And, if the New York Times is right, a 50,000 cap for this fiscal year doesn’t cut numbers enough in my view!
Both Fox News and CNN are reporting this morning that today’s executive orders will deal with The Wall and other ways of beefing up immigration control. They report, contradicting what Reuters said last evening, that refugees will be later in the week. It is probably best to just wait and see rather than speculate.
But, I believe he can’t wait much longer because as we speak the US State Department has been bringing them in at an unprecedented rate since Inauguration day.
With no Secretary of State or any deputies, the bureaucrats are scrambling, and word is coming back from resettlement contractors that they have geared up for a massive flow to the established resettlement sites (see those sites here). Trump must act this week!
Wrapsnet is back!
Yesterday I reported that the US State Department’s database where refugee entries to the US are logged by date of arrival, nationality, religion etc. had been down Sunday, Monday and most of Tuesday making it impossible to find out how many refugees were coming in since Inauguration Day.
(See my introductory post to this watch, here.)
This is what we know. On the morning of Inauguration Day, January 20th, we had admitted 29,895 refugees since the first day of the 2017 FISCAL year (October 1, 2016). (This fiscal year runs from October 1, 2016 to September 30, 2017). 29,895 is itself an extraordinarily high number, a rate not seen since before 9/11.
This morning, January 25th, Wrapsnet reports that we have now admitted 30,885. That means of course that since Inauguration day, 990 refugees have been placed in your towns and cities.
As of today, and for this fiscal year we have admitted the following from some countries of concern:
Afghans: 810 (up 62 from Inauguration day)
Iraqis: 4,733 (up 173)
Somalis: 3,894 (up 88)
Syrians: 4,754 (up 166)
This is new!
The New York Times reported yesterday that President Trump is talking about capping the number of refugees for this year at 50,000.
Before I get to that, for new readers, under the Refugee Act of 1980, the President (each year) sends a determination letter to Congress in September, in advance of the new fiscal year. In it, the President tells Congress how many refugees he wishes to admit and from what regions of the world they will come for the upcoming fiscal year.
Congress’s only role is that of consultant and for at least the first 8 years I’ve been writing about the refugee program, Congress did nothing. In 2015 and 2016 Senator Jeff Sessions’ Immigration Subcommittee held rigorous hearings, but without passing legislation there isn’t much they can do. Bottomline, the Prez has the power.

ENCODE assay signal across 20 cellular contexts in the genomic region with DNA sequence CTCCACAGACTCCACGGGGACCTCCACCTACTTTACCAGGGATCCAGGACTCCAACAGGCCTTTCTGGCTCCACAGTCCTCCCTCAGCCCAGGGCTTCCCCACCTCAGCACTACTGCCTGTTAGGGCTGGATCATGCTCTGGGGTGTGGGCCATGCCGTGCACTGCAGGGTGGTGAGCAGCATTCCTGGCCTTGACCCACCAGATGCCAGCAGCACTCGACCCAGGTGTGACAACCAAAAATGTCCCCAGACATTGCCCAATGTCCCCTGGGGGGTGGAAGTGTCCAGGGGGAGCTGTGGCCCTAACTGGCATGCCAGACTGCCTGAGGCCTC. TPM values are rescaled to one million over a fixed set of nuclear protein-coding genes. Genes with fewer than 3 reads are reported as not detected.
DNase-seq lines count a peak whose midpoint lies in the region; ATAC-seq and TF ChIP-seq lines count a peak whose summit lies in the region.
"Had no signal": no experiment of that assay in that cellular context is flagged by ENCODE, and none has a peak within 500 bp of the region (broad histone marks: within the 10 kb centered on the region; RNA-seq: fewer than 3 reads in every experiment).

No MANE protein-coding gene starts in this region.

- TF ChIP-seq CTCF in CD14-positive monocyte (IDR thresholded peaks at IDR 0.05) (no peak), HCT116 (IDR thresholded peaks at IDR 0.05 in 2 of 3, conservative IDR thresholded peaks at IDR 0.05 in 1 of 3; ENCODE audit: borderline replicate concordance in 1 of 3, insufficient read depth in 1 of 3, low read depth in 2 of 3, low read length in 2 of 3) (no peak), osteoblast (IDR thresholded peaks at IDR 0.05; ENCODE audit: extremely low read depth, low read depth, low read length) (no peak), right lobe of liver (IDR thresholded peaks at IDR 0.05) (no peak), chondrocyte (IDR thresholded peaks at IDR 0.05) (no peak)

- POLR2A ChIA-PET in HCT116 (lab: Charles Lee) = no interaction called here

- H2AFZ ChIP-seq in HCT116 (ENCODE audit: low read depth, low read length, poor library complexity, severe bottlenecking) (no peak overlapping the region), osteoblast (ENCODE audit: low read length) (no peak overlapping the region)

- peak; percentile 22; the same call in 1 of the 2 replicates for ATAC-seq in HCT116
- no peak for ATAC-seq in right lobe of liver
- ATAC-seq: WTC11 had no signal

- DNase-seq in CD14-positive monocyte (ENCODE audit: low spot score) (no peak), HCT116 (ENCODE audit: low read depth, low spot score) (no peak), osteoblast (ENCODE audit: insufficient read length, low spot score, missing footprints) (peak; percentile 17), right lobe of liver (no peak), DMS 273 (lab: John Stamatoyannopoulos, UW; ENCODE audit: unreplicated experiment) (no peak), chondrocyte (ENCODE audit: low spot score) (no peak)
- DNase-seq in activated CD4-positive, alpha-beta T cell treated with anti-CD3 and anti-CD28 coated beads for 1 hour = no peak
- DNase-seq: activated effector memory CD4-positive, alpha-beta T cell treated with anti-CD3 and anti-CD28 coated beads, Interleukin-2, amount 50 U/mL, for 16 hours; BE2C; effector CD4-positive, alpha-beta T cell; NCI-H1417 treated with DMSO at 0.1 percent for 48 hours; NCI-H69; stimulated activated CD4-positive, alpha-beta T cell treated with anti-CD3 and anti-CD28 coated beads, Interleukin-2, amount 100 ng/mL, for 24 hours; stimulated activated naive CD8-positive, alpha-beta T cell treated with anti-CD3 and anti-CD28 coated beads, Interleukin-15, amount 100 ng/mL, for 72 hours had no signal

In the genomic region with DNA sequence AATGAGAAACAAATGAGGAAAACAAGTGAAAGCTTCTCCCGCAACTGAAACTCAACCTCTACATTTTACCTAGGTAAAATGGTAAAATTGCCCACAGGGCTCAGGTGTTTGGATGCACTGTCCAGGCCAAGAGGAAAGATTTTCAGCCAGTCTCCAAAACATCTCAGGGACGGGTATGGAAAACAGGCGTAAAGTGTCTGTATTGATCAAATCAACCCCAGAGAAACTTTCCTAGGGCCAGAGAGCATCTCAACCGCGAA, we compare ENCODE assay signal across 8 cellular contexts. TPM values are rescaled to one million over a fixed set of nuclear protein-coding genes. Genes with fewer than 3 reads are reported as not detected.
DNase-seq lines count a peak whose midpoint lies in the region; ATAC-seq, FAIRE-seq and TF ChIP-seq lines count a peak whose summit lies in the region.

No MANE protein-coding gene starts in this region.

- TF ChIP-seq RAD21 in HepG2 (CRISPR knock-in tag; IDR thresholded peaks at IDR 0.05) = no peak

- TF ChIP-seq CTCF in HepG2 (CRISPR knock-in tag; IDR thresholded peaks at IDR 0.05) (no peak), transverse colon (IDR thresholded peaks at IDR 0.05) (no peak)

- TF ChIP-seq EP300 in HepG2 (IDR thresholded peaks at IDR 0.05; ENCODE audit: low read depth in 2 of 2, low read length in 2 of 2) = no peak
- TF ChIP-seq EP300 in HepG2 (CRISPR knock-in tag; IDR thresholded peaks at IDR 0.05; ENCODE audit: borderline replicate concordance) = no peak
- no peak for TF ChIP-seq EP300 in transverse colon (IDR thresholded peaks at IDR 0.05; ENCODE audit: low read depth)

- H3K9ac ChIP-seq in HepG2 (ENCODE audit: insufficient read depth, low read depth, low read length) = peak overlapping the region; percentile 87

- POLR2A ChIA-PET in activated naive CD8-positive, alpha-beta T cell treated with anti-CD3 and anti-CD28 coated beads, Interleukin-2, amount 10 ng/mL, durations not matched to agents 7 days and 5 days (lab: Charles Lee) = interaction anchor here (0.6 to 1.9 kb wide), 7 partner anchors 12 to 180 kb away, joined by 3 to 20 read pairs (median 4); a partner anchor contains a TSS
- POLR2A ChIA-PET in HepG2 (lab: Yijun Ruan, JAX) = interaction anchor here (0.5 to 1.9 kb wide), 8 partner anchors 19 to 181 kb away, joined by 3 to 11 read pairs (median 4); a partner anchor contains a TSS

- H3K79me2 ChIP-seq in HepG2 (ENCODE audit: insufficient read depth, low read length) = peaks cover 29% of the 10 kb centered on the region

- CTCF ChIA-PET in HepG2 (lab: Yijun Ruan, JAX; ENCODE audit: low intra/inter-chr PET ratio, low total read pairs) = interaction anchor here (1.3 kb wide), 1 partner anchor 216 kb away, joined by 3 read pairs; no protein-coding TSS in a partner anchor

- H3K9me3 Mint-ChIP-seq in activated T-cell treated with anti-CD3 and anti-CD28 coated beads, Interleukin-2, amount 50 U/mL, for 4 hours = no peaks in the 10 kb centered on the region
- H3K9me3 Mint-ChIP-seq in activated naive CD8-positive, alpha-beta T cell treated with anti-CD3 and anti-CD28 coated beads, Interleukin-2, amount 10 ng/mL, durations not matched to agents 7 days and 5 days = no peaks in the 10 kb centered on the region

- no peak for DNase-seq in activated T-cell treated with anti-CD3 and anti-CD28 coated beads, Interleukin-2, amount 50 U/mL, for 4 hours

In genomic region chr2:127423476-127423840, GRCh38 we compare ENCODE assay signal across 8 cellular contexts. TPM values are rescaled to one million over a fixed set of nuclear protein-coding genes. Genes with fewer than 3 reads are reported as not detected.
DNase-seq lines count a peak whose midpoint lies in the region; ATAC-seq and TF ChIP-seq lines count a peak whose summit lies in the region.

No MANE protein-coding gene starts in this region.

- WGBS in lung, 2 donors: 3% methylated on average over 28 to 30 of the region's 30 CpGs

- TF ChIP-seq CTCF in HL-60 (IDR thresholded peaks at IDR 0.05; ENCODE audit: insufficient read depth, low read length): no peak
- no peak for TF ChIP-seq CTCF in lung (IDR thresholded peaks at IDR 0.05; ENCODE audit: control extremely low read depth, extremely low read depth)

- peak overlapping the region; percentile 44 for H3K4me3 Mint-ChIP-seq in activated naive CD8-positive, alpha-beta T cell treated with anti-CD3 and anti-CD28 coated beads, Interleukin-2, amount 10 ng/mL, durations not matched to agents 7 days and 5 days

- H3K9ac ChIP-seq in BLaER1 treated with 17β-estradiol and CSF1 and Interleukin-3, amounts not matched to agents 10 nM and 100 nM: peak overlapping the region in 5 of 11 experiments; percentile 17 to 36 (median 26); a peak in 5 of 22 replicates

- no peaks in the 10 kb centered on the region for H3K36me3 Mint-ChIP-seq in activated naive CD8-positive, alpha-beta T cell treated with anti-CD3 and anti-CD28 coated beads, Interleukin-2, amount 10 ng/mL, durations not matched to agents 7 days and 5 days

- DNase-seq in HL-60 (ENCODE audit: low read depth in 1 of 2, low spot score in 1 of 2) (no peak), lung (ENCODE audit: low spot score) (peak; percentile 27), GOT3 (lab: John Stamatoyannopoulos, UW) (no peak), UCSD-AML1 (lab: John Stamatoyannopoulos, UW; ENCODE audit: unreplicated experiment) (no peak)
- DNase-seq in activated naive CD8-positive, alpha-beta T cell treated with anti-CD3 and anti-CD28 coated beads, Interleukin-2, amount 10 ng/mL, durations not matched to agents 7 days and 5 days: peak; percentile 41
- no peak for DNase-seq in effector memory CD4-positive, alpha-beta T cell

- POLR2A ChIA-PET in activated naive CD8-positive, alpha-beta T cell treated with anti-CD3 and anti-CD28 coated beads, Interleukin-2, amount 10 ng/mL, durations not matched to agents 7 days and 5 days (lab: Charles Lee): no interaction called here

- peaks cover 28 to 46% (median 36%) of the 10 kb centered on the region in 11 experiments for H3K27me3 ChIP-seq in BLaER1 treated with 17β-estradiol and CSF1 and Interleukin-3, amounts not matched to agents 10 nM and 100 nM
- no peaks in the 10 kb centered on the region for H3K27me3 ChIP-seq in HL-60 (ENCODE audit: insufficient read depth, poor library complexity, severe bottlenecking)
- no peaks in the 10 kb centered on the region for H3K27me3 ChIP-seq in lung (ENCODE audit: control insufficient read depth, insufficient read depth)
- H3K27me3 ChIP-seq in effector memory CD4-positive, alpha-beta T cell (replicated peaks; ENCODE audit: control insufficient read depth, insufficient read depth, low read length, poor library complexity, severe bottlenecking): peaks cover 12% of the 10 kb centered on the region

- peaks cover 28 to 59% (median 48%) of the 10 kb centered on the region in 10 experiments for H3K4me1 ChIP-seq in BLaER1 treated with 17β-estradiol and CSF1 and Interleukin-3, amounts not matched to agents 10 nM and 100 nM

Now here is what the New York Times is reporting, thanks to reader Theodore for sending it.
Mr. Trump’s refugee directive is expected to target a program the Obama administration expanded last year in response to a global refugee crisis, fueled in large part by a large flow of Syrians fleeing their country’s civil war. Mr. Obama increased the overall number of refugees to be resettled in the United States to 85,000 and ordered that 10,000 of the slots be reserved for Syrians. He set the number of refugees to be resettled this year at 110,000, more than double the 50,000 Mr. Trump is now considering.
By the end of last month, more than 25,000 refugees had been resettled, according to State Department figures, meaning the plan Mr. Trump is considering would admit only 25,000 more by the end of September. [Yes, the NYT is using the fiscal year numbers—ed]
We reported above that as of today, the DOS has admitted 30,885 refugees.
Is Donald Trump really considering capping the number at 50,000 for FY2017?
If so, that is not cutting the numbers greatly in my view. Yes, compared to Obama’s wished-for 110,000 it seems substantial, but examine the chart below and see that it is not out of the ordinary and definitely is more than we admitted in 2002 and 2003 (in the wake of 9/11).
In FY02 we admitted 45,850 and in FY03 it was 39,177 (see my research here).
When you look at this chart from Wrapsnet, in addition to looking at total refugee admissions, add up the months of Oct, Nov, Dec and Jan and you will see that the numbers admitted in this fiscal year far surpass any year on this chart. (By the way, the column for “ceiling” is what the President proposed in his September determination letter.)
I sent a message to the White House, here, yesterday. Have you?
And, LOL! now that I have spent 2 hours writing this, I’ll find out that the news has changed again!